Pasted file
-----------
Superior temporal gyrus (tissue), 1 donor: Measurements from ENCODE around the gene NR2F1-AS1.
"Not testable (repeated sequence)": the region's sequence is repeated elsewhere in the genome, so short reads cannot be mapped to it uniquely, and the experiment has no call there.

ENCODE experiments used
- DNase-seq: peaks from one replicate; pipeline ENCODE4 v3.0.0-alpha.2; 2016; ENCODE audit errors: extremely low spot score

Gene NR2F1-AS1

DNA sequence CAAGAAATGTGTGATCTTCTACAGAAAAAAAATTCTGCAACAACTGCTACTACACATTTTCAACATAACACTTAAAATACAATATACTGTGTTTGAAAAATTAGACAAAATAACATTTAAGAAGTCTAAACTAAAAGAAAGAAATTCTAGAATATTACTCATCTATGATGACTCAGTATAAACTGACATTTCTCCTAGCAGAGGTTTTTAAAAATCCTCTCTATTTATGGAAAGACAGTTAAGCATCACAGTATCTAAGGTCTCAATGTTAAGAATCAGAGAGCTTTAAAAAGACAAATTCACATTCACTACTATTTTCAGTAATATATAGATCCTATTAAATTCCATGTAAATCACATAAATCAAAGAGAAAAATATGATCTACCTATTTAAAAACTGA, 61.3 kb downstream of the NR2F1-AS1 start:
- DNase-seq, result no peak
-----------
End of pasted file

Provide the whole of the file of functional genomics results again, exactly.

Superior temporal gyrus (tissue), 1 donor: Measurements from ENCODE around the gene NR2F1-AS1.
"Not testable (repeated sequence)": the region's sequence is repeated elsewhere in the genome, so short reads cannot be mapped to it uniquely, and the experiment has no call there.

ENCODE experiments used
- DNase-seq: peaks from one replicate; pipeline ENCODE4 v3.0.0-alpha.2; 2016; ENCODE audit errors: extremely low spot score

Gene NR2F1-AS1

DNA sequence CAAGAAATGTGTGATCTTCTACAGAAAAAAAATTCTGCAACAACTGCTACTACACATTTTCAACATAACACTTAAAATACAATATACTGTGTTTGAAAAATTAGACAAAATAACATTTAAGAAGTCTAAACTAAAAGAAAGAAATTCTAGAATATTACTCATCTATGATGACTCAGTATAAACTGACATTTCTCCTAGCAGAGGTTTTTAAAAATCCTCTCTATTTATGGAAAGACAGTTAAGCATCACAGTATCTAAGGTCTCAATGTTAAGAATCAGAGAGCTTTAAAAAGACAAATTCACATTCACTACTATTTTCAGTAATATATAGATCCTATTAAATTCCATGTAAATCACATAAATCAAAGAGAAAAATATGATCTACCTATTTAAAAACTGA, 61.3 kb downstream of the NR2F1-AS1 start:
- DNase-seq, result no peak